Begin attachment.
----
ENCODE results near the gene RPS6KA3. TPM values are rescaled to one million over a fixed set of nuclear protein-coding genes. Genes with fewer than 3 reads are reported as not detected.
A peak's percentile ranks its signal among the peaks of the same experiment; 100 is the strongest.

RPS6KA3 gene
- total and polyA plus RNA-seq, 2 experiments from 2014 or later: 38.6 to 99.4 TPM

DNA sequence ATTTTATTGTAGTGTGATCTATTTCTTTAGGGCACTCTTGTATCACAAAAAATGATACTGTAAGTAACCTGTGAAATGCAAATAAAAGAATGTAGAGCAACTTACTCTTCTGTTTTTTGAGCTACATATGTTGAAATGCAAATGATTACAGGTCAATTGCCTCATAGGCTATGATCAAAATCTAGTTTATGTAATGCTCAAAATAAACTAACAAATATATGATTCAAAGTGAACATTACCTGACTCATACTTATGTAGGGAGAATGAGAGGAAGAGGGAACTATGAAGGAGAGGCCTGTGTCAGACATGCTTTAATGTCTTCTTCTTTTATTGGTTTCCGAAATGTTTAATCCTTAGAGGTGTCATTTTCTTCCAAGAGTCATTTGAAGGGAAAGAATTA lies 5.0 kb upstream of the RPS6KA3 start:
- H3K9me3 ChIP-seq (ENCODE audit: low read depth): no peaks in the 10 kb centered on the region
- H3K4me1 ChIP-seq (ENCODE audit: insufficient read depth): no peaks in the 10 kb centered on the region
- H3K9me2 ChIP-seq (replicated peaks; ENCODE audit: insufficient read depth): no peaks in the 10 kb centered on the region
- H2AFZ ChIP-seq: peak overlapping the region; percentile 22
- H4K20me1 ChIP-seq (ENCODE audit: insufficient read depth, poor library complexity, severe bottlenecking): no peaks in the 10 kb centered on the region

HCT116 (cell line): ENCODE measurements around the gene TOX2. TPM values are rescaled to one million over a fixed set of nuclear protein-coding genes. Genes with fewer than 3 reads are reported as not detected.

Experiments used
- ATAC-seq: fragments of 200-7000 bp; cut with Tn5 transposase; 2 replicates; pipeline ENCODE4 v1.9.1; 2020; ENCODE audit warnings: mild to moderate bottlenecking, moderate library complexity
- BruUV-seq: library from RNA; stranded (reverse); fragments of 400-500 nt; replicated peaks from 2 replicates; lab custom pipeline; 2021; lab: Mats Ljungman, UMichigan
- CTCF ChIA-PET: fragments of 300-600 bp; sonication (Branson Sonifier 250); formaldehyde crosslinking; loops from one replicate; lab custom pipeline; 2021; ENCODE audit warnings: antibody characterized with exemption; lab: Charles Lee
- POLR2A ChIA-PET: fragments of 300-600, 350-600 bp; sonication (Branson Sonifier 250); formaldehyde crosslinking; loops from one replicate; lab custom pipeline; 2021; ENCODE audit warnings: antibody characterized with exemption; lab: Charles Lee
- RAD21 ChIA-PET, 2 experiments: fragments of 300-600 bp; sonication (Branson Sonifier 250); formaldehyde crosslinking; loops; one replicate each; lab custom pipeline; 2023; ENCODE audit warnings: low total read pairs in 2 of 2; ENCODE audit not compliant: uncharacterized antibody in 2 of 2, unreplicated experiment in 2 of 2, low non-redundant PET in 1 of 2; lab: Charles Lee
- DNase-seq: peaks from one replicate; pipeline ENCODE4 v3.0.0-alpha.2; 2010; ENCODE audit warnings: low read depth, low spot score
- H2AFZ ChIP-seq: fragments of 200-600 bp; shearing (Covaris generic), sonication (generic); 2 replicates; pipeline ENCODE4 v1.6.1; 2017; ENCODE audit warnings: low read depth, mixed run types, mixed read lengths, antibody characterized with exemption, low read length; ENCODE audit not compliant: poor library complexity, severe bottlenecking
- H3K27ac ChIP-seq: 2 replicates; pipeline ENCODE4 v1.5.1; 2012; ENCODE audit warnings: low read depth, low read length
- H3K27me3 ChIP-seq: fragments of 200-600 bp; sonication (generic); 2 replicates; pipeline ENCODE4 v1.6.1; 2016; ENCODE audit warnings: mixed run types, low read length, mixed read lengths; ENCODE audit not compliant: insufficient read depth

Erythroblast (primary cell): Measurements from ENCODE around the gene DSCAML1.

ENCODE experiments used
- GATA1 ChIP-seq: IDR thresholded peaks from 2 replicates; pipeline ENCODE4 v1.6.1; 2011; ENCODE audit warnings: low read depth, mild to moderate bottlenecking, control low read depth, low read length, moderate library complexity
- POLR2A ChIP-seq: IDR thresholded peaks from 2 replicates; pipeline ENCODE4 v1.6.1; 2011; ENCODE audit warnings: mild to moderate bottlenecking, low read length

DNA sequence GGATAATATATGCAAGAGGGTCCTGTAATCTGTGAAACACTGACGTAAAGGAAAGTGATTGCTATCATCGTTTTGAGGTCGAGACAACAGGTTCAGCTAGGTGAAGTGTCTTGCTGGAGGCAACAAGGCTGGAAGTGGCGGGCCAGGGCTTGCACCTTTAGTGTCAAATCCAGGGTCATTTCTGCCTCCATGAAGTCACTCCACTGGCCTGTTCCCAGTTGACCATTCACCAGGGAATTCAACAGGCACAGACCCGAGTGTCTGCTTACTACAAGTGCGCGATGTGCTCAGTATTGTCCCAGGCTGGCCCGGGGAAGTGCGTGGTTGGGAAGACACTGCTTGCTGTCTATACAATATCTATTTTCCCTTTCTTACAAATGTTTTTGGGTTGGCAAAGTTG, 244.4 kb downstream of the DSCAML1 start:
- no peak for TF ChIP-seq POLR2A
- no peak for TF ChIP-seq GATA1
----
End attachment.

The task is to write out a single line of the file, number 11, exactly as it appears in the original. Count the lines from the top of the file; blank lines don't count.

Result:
HCT116 (cell line): ENCODE measurements around the gene TOX2. TPM values are rescaled to one million over a fixed set of nuclear protein-coding genes. Genes with fewer than 3 reads are reported as not detected.